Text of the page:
Santa Monica Bay, CA Jetliner Plunges Into Ocean On Take Off, Jan 1969
JETLINER, 37 ABOARD, CRASHES INTO OCEAN AFTER TAKEOFF IN LA
ALL ARE FEARED DEAD; MASSIVE BLAST IS HINTED.
Los Angeles (UPI) -- A United Air Lines Boeing 727 jetliner carrying 37 persons crashed into stormy seas during a rainstorm last night only minutes after taking off from the Los Angeles International Airport and all aboard were feared dead.
Rescuers speculated an explosion occurred aboard the big plane.
Three and one-half hours after the crash, three bodies had been found in the ocean along with parts of a fuselage and a U.S. mail bag carrying letters postmarked Saturday.
Hope was grim because UAL domestic flights do not carry liferafts or lifejackets and a Coast Guard spokesman said it looked "very doubtful that there could be anybody alive."
The plane was bound for Denver and Milwaukee and a United official reported that the flight usually carried airline personnel en route to a training program in the Colorado city.
The largest piece of debris recovered was a 10-foot square sectionof insulation from the plane, leading to the speculation of a massive explosion minutes after takeoff.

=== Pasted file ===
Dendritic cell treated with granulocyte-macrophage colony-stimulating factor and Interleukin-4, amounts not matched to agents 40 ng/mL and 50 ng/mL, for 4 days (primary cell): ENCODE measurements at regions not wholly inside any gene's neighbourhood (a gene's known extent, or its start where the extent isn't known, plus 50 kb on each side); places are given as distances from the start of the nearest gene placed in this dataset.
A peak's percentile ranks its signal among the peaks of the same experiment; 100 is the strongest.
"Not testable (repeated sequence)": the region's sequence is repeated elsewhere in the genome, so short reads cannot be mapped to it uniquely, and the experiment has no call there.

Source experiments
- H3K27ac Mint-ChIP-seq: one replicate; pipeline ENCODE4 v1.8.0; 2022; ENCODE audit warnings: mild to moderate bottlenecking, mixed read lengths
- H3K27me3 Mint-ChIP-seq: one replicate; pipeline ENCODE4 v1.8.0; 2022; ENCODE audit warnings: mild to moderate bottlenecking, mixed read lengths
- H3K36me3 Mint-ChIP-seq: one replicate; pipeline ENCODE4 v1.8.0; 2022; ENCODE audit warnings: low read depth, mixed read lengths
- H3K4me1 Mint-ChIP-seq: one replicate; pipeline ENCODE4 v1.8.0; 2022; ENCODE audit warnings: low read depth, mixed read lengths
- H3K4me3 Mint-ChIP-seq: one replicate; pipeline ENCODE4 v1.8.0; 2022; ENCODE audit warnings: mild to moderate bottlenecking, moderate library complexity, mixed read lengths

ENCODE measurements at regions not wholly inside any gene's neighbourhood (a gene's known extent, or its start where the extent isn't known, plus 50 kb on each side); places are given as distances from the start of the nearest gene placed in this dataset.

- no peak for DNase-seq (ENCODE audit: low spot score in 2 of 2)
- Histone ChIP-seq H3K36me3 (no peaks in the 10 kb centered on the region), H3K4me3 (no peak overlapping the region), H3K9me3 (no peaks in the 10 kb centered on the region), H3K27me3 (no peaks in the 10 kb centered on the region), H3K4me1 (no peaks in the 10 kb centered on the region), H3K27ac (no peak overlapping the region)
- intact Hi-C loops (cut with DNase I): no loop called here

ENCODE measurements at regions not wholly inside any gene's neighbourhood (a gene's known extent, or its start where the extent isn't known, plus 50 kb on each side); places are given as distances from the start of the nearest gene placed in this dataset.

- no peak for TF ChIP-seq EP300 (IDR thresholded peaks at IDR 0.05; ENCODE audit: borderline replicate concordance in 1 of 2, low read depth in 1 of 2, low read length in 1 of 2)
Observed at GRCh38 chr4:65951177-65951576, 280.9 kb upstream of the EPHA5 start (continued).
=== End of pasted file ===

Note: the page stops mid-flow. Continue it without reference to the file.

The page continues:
The first word of trouble came when the pilot told the airport that his fire warning indicator light had gone on and he was shutting down one of its engines.
The first of the bodies was picked up by a lifeguard boat two and one-half hours after the crash nine miles from Marina Del Rey.
Coast Guard cutters and helicopters scoured an area 10 miles west of the airport. The searchers were hampered by heavy swells and rain.
The accident was tragically similar to the crash of a Scandinavian Airlines DC8 last Monday night. The SAS aircraft plunged into the ocean under the same weather conditions while coming in for a landing with the loss of 15 lives. Thirty persons survived.
The plane, FLight 266, took off at 6:20 p.m.
Four minutes after takeoff, the pilot radioed that his fire warning indicator light had gone on and said he had shut down one of his three engines. He was ordered to return to the airport but seconds later disappeared from the radar screen.
Coast Guard helicopters and fixed wing aircraft which rescued 30 survivors of the SAS plane, sped into action two minutes later from their ports at the ocean end of the airport. They used spotlights and dropped flares to light up the dark night.
The harbormaster's office at Marina Del Rey was set to care for possible survivors and local hospitals already caring for some survivors of the SAS tragedy implemented a prepared emergency procedure.
The Coast Guard warned private boats to stay out of the search area 10 miles west of Los Angeles International. Private craft hampered the rescue of the survivors of the SAS plane which had flown in from Copenhagen.